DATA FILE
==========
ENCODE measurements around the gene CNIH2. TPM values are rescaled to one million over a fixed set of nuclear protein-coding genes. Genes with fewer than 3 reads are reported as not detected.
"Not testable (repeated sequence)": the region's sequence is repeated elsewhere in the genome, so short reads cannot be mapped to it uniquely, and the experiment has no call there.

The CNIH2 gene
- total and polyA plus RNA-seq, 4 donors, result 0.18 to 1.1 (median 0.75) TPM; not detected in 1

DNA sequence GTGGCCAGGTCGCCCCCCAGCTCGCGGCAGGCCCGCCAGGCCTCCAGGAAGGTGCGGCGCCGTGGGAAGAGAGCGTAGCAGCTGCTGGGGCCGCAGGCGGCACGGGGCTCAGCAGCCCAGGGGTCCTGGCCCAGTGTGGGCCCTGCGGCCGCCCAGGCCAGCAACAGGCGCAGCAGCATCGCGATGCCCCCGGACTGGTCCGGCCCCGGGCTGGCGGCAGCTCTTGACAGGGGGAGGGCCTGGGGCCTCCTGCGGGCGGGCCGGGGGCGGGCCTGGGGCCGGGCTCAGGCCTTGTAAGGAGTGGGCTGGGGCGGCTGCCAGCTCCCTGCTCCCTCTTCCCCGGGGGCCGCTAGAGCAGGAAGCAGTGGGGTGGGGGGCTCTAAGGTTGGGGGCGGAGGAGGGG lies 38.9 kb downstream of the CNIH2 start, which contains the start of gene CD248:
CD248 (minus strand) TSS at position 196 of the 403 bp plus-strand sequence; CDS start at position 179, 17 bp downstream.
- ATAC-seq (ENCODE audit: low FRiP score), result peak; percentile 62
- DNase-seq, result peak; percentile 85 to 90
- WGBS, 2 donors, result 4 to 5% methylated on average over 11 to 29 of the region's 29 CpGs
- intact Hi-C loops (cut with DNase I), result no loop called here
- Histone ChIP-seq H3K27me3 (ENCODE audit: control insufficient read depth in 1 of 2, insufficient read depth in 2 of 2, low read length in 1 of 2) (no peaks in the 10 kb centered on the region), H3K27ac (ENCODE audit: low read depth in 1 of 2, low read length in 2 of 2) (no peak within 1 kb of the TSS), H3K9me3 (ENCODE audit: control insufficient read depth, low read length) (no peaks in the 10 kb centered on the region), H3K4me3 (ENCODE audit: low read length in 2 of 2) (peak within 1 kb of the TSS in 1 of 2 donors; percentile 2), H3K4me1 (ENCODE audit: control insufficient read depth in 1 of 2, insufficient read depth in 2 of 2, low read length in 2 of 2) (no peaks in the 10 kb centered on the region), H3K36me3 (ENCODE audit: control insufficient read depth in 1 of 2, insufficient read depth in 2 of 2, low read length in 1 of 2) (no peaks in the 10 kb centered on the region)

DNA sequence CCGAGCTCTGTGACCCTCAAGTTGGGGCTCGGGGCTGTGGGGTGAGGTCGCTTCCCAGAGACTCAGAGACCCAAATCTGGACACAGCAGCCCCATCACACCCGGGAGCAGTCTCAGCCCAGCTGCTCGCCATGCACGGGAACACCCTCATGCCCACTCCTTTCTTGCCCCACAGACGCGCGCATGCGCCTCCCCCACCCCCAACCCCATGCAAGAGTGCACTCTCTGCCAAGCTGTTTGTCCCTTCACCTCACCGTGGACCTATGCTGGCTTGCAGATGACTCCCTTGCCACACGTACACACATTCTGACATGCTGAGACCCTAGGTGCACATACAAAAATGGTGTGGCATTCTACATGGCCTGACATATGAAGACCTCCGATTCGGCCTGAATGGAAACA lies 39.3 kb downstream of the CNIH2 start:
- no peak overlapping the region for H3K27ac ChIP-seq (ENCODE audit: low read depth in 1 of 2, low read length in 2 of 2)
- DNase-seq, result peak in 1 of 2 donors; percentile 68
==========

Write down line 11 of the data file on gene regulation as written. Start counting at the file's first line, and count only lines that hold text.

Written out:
- Histone ChIP-seq H3K27me3 (ENCODE audit: control insufficient read depth in 1 of 2, insufficient read depth in 2 of 2, low read length in 1 of 2) (no peaks in the 10 kb centered on the region), H3K27ac (ENCODE audit: low read depth in 1 of 2, low read length in 2 of 2) (no peak within 1 kb of the TSS), H3K9me3 (ENCODE audit: control insufficient read depth, low read length) (no peaks in the 10 kb centered on the region), H3K4me3 (ENCODE audit: low read length in 2 of 2) (peak within 1 kb of the TSS in 1 of 2 donors; percentile 2), H3K4me1 (ENCODE audit: control insufficient read depth in 1 of 2, insufficient read depth in 2 of 2, low read length in 2 of 2) (no peaks in the 10 kb centered on the region), H3K36me3 (ENCODE audit: control insufficient read depth in 1 of 2, insufficient read depth in 2 of 2, low read length in 1 of 2) (no peaks in the 10 kb centered on the region)